President Biden has a long list of priorities. Control of the Coronavirus heads the list. He has told us that he wants to work across the aisle, but if the Democrats run through Congress the $1.9 trillion relief package without some meaningful compromise, where is the shared responsibility? On top of that Democrats are pressing ahead with impeachment of former President Trump. It’s all politics. It’s time for our politicians to find some bipartisanship.
There are some good things happening. The Department of Agriculture is aware that we have hungry people and the Department is moving quickly to help. On the foreign affairs front President Biden reached out to Russian leader Putin and they agreed to extend our arms control agreement that was due to expire. Whatever we can do to limit the risk of nuclear war is vital. We have had a travel ban on South African H-2A workers. We need them to help harvest our crops. That ban has been lifted along with H-2B laborers that work in our food plants. Food price inflation last year jumped up 3.4%. That was much higher than recent years. The food inflation rate has been 2% or below for years. USDA predicts a 1 or 2% grocery store increase this year. I expect more than that with the big jump in farm prices.
Just out of the blue with all the talk and push to limit climate change, we are reading articles about carbon as a new cash crop for farmers. Top Producer Magazine writes about “The Chase to Capture Carbon.” Mike Frank, CEO of Nutrien Ag Solutions had this to say – “We think this is going to be a $100 billion industry, and Agriculture can get rewarded for what it’s doing today and what it can do in the future.” Land O’ Lakes’ farmer cooperative has already offered to work with these farmers to cash in on carbon dioxide trapped in the soil. Who would have ever predicted that we would be talking about this?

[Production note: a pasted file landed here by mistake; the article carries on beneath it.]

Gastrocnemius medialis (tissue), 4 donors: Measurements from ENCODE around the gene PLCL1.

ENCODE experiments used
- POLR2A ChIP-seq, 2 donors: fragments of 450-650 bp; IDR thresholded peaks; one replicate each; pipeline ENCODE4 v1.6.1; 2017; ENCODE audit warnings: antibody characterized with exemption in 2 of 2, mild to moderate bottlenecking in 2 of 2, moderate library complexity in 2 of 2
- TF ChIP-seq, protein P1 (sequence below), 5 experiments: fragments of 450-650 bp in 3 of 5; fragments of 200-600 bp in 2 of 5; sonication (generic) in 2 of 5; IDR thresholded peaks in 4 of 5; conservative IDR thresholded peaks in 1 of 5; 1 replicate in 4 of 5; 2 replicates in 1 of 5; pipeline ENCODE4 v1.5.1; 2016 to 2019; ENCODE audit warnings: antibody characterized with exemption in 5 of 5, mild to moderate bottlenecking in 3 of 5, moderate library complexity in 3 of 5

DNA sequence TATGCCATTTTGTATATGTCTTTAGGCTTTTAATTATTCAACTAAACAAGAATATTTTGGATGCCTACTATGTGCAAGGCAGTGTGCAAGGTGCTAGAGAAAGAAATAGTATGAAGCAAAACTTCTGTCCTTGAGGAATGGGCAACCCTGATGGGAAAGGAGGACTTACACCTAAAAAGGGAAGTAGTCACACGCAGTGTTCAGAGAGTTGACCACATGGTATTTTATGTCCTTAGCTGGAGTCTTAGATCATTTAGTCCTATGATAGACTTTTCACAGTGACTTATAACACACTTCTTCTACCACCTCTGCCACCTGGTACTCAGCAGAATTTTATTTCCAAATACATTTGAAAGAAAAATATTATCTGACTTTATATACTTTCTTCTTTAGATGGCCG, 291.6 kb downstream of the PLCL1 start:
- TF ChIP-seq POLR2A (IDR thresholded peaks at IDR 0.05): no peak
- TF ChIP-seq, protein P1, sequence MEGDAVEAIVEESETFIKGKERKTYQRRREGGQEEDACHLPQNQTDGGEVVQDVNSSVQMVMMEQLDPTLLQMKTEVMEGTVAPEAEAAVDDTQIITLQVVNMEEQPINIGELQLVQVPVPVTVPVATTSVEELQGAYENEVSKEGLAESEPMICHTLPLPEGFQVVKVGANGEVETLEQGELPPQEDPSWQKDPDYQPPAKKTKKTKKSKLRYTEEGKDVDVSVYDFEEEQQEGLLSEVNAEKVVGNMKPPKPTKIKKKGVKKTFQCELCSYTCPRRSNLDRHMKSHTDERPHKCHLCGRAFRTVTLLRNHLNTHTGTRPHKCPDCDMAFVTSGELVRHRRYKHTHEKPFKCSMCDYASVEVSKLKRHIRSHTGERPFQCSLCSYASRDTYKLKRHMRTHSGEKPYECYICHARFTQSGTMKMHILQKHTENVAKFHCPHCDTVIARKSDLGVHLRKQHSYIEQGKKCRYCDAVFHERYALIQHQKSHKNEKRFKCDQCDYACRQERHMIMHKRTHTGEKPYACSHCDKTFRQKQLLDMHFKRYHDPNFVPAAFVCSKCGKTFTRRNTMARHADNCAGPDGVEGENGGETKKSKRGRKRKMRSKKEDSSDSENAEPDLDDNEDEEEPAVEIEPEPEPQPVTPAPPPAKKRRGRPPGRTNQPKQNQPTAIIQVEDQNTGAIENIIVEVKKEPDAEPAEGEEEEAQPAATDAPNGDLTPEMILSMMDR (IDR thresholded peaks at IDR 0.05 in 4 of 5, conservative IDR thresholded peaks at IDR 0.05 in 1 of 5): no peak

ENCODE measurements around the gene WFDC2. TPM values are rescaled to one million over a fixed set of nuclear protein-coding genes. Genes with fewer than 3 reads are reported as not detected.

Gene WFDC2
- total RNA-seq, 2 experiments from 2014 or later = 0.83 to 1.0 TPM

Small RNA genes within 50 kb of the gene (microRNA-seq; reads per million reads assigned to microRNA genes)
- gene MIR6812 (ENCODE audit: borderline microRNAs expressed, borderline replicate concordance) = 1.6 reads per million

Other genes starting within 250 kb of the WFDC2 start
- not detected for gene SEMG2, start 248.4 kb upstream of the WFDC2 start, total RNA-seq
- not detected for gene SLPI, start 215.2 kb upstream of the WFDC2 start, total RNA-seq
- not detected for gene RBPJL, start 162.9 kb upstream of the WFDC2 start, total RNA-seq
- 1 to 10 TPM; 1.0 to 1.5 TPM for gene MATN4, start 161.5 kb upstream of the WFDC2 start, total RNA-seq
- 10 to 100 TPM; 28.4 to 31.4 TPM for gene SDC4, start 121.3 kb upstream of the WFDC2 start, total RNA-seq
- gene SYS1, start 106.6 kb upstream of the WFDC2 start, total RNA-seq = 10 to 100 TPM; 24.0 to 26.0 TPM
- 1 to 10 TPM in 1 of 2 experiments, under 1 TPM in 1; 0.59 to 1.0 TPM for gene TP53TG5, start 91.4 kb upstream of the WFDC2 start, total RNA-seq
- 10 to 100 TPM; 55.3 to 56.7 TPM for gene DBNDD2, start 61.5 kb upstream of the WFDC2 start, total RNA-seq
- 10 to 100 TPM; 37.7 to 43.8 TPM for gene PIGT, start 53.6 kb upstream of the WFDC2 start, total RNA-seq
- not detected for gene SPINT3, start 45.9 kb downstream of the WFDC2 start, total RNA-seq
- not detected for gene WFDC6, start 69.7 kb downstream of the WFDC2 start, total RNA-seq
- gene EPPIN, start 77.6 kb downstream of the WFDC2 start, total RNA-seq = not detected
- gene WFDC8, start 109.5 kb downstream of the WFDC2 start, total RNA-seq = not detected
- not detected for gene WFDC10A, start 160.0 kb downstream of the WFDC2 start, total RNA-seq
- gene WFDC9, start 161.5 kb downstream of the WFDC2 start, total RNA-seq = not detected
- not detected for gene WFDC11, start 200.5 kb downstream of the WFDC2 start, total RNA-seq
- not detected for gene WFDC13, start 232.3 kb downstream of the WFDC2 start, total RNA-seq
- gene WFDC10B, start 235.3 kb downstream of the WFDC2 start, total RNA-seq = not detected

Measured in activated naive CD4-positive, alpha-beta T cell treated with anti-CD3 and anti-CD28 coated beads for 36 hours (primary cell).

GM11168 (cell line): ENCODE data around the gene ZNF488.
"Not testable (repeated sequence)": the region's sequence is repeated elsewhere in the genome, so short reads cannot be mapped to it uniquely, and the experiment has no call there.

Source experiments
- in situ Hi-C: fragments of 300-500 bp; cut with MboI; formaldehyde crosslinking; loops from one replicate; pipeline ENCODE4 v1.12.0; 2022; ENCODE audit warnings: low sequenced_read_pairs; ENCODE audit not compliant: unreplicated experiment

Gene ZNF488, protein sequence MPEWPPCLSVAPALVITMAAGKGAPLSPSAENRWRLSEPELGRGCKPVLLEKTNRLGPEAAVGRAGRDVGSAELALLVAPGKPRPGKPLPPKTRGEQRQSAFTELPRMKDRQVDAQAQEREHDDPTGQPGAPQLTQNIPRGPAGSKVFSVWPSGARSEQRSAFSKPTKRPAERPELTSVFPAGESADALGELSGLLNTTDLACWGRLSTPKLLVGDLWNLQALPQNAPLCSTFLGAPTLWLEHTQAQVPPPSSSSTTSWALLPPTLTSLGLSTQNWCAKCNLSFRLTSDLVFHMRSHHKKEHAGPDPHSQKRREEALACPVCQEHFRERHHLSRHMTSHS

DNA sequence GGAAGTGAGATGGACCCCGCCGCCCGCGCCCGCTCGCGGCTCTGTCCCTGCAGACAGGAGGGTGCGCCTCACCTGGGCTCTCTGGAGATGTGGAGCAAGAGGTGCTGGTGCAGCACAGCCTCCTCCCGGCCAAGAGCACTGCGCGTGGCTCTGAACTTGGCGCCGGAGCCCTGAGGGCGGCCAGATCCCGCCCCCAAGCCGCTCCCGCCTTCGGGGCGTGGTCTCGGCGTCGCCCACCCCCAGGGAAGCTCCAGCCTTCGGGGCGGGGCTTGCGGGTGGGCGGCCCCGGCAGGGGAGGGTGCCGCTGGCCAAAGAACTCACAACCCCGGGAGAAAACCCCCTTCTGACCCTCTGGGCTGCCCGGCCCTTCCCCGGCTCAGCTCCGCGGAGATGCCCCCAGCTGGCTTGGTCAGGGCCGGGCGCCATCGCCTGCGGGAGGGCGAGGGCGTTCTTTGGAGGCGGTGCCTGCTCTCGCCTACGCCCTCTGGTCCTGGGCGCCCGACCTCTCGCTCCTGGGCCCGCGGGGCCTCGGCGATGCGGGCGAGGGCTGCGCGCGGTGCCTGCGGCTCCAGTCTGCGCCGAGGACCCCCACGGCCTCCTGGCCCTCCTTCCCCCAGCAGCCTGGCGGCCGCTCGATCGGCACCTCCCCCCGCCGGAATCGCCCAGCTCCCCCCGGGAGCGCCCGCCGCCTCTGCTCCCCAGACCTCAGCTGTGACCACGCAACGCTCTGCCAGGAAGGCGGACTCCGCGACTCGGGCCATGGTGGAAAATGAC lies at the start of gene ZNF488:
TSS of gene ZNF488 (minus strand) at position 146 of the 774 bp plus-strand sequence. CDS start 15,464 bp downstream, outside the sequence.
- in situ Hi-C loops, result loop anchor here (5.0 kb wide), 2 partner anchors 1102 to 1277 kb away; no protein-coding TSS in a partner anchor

My last note – I want to recognize fellow Cabinet Member George Schultz. He was 100 years old and passed this week. As Secretary of State, he did a super job for President Reagan. Everyone respected him. I loved working with him. After President Reagan lifted the Soviet grain embargo, I wanted a trade agreement with the Soviet Union. Secretary of State George Schultz gave me the green light and with the help of US Trade Representative Bill Brock, we got it done.
John Block served as Secretary of the U.S. Department of Agriculture from 1981-1985, where he played a key role in the development of the 1985 Farm Bill. John hosts a weekly radio show going back more than 20 years. The commentary and opinions shared are a summary of the discussion from the broadcast and not a reflection of the opinions of the firm at large. For more from John Block Reports from Washington visit www.johnblockreports.com.